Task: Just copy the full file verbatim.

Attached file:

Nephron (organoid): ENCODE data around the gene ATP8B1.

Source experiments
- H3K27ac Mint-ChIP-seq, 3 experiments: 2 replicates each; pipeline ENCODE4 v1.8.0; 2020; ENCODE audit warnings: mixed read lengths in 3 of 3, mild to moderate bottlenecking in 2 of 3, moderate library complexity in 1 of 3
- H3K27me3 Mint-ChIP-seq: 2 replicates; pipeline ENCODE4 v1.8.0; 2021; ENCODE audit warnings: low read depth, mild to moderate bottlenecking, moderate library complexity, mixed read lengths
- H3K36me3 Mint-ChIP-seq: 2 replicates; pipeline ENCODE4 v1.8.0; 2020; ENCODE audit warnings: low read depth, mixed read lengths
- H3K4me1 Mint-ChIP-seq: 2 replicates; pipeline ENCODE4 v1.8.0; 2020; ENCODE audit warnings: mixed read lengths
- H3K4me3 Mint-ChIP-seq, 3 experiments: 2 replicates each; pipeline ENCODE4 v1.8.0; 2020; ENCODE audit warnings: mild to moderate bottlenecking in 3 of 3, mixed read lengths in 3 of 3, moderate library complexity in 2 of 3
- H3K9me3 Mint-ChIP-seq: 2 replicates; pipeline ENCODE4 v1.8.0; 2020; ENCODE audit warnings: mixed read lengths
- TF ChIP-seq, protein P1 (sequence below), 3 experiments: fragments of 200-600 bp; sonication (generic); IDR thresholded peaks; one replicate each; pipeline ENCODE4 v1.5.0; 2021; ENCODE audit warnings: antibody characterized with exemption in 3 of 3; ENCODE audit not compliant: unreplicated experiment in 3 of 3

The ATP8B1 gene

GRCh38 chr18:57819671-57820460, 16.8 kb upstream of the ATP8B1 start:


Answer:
Nephron (organoid): ENCODE data around the gene ATP8B1.

Source experiments
- H3K27ac Mint-ChIP-seq, 3 experiments: 2 replicates each; pipeline ENCODE4 v1.8.0; 2020; ENCODE audit warnings: mixed read lengths in 3 of 3, mild to moderate bottlenecking in 2 of 3, moderate library complexity in 1 of 3
- H3K27me3 Mint-ChIP-seq: 2 replicates; pipeline ENCODE4 v1.8.0; 2021; ENCODE audit warnings: low read depth, mild to moderate bottlenecking, moderate library complexity, mixed read lengths
- H3K36me3 Mint-ChIP-seq: 2 replicates; pipeline ENCODE4 v1.8.0; 2020; ENCODE audit warnings: low read depth, mixed read lengths
- H3K4me1 Mint-ChIP-seq: 2 replicates; pipeline ENCODE4 v1.8.0; 2020; ENCODE audit warnings: mixed read lengths
- H3K4me3 Mint-ChIP-seq, 3 experiments: 2 replicates each; pipeline ENCODE4 v1.8.0; 2020; ENCODE audit warnings: mild to moderate bottlenecking in 3 of 3, mixed read lengths in 3 of 3, moderate library complexity in 2 of 3
- H3K9me3 Mint-ChIP-seq: 2 replicates; pipeline ENCODE4 v1.8.0; 2020; ENCODE audit warnings: mixed read lengths
- TF ChIP-seq, protein P1 (sequence below), 3 experiments: fragments of 200-600 bp; sonication (generic); IDR thresholded peaks; one replicate each; pipeline ENCODE4 v1.5.0; 2021; ENCODE audit warnings: antibody characterized with exemption in 3 of 3; ENCODE audit not compliant: unreplicated experiment in 3 of 3

The ATP8B1 gene

GRCh38 chr18:57819671-57820460, 16.8 kb upstream of the ATP8B1 start: